Baltimore City Health Commissioner Oxiris Barbot unveiled an ambitious initiative this week aimed at improving the overall health of Baltimore citizens by 2015. It sets practical goals for reducing the most serious health risks and acknowledges that achieving them will take the combined efforts of the city's hospitals, schools, social services agencies, foundations and private businesses. If it works, it will be a major achievement for Dr. Barbot, who arrived in Baltimore a year ago. But the plan is maddeningly short on details about how such a complex collaboration would actually work and who would direct the effort.
There's no question Baltimore needs a comprehensive plan to improve the health of its residents. The city ranked 24th of the state's 24 jurisdictions in the most recent Robert Wood Johnson Foundation County Health Rankings Report for Maryland. Moreover, the disparity between the city and its neighbors is growing. One indication of the seriousness of the problem is Dr. Barbot's estimate that tens of thousands of years of potential life were lost because of premature deaths among Baltimore City residents last year.
Her initiative, called Healthy Baltimore 2015, targets the top 10 causes of premature deaths in the city for a combination of preventive, intervention and treatment strategies which, if implemented, would result in a significantly healthier population over the next four years.
The plan sets specific goals for reducing deaths from serious illnesses such as heart disease, cancer, HIV/AIDS and diabetes by a quarter. But it also addresses behavioral and nutritional issues, such as smoking, alcohol abuse, drug addiction and obesity, and environmental factors such as the density of vacant buildings and liquor stores in a community.
Dr. Barbot says all these factors have to be taken into account because, for better or worse, they all hold the potential for affecting residents' physical and mental well-being. What she envisions is a global approach in which state and local government agencies partner with public and private institutions across the city to come up with the policies and programs to achieve the reductions in health risks outlined in her plan.
The problem is that the initiative issued this week contains few details about how we're supposed to get from here to there. Dr. Barbot seems to put great faith in institutional partnerships, but exactly what such partnerships would do under her initiative that they aren't already doing is a little vague.
Similarly, she apparently believes there's tremendous untapped energy in neighborhood and community groups that could be harnessed for such causes as promoting healthier eating habits or environmental cleanup. But the initiative promises no new funding to jump start such efforts, nor is it clear whether the groups would work directly with the health department, on their own, or as junior partners to some larger institution. Who is going to put all this together?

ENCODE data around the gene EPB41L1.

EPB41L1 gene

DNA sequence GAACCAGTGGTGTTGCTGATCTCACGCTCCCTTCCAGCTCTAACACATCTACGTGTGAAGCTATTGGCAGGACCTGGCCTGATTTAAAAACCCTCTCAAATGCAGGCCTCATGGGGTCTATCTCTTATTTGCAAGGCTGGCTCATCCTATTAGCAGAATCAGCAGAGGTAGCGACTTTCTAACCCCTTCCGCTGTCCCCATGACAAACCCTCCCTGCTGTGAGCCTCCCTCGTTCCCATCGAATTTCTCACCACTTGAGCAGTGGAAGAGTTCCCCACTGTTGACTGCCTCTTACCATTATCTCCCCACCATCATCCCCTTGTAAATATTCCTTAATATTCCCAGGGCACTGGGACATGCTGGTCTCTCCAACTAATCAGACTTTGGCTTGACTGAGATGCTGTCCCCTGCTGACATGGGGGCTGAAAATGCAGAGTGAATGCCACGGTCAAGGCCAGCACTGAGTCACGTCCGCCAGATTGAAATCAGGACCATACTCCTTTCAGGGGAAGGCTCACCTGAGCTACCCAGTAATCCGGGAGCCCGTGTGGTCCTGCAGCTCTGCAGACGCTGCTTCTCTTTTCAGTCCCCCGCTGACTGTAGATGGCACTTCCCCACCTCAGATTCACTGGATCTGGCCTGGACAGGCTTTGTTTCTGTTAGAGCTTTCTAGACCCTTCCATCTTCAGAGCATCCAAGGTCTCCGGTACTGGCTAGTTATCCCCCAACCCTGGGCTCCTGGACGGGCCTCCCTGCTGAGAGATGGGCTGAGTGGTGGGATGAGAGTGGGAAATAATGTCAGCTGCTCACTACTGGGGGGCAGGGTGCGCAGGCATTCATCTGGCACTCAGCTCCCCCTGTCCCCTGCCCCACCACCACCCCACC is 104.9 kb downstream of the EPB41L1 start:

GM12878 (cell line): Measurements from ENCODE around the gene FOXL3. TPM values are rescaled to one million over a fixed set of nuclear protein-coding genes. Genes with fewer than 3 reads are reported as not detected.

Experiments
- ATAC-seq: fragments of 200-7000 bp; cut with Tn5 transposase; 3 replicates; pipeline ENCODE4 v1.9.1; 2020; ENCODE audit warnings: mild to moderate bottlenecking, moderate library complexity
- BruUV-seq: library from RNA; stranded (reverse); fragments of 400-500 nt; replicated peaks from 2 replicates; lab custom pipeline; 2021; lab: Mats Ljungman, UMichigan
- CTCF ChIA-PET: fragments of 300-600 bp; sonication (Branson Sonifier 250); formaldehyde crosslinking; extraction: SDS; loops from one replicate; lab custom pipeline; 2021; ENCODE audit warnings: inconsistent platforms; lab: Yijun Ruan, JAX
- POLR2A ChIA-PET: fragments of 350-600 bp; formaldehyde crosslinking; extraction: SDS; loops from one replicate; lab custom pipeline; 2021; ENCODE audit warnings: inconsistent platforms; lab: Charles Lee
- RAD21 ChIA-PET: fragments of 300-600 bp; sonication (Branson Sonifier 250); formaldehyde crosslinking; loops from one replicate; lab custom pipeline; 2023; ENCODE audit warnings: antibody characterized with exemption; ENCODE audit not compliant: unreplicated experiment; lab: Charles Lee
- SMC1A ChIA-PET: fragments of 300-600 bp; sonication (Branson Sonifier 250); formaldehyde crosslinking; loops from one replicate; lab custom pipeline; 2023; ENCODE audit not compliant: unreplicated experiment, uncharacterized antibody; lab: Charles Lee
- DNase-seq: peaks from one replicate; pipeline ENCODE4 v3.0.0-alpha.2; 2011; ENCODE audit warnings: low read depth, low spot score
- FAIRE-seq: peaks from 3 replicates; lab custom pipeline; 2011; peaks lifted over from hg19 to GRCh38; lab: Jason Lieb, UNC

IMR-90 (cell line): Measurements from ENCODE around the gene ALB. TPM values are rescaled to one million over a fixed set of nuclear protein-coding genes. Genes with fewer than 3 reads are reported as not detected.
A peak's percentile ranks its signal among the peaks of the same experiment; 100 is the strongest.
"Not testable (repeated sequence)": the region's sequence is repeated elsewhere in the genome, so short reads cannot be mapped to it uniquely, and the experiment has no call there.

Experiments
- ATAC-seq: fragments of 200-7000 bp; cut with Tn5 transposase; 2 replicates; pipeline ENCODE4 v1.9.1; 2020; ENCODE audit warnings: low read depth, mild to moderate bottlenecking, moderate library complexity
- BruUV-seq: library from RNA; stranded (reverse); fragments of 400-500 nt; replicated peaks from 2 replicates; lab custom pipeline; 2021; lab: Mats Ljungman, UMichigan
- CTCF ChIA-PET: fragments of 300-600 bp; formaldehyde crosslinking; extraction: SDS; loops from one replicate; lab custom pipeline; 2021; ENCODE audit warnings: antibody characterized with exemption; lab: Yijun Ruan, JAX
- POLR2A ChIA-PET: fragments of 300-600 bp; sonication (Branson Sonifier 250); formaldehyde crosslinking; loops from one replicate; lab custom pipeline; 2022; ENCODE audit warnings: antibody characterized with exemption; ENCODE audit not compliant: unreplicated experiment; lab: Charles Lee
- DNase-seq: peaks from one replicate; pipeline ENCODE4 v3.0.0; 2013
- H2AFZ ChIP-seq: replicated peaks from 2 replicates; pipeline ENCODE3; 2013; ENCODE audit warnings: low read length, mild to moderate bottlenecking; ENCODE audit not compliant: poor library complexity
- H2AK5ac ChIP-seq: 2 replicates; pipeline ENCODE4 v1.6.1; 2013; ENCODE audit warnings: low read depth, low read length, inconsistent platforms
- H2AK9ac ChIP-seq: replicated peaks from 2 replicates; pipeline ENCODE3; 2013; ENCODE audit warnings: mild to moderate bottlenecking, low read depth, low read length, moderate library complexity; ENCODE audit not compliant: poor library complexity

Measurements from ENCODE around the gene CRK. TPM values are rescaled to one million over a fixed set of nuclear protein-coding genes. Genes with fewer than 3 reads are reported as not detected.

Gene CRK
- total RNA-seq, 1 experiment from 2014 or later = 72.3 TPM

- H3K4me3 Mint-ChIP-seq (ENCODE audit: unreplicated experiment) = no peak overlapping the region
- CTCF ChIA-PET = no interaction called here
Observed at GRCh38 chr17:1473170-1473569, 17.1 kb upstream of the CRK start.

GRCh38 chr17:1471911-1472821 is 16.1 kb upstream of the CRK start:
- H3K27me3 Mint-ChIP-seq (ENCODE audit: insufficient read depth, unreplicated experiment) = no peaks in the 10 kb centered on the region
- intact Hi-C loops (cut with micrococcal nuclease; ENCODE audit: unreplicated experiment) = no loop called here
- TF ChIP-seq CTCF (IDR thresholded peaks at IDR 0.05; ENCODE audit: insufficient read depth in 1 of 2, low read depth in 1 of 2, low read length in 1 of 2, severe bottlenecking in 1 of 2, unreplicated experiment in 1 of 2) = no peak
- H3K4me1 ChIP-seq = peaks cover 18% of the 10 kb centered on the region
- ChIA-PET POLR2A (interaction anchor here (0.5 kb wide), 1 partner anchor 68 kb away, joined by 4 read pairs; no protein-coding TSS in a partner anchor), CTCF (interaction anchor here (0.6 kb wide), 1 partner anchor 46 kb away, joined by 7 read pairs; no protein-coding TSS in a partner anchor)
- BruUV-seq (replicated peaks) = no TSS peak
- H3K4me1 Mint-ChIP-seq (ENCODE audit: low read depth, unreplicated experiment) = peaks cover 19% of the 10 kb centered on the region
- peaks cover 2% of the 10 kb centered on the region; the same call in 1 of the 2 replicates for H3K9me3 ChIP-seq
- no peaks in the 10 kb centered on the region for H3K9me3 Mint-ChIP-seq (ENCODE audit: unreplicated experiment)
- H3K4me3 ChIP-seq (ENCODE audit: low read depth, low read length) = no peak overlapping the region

These are the kinds of details Dr. Barbot says are still being worked out and that will be exhaustively discussed among the institutions and agencies she hopes to involve; the initiative itself is just a way of getting everybody on the same page. But as things now stand that page is more a call to action than an operational blueprint. It may bring the major stakeholders to the table, but they'll still have to figure out what to do once they get there.
In taking a comprehensive view of both the problem as well as the potential resources available to address it, Ms. Barbot may have gone further than her predecessors to establish a broad definition of Baltimore's health crisis. That is in itself an achievement, but the real work is yet to come.
In the meantime, what the city needs is for Dr. Barbot to become the recognizable public face of the Healthy Baltimore effort she is championing. In effect, she must play a role similar to that of First Lady Michelle Obama in her campaign against childhood obesity, or of city schools CEO Andrés Alonso as the personification of school reform. Some individuals are more temperamentally suited to such roles than others, but Dr. Barbot owes it to her signature initiative to give it a try.
In doing so she should aim to inspire, educate and empower at the grass-roots level as well as in the institutional and agency boardrooms. Big societal problems such as poverty and the lack of health care or access to nutritious food in inner-city neighborhoods certainly contribute to Baltimore's health problems, but so do the individual decisions people make on a daily basis about smoking, exercise and diet. All the programs in the world won't do much good if people aren't motivated to participate. But first you've got to get their attention, not just issue another report.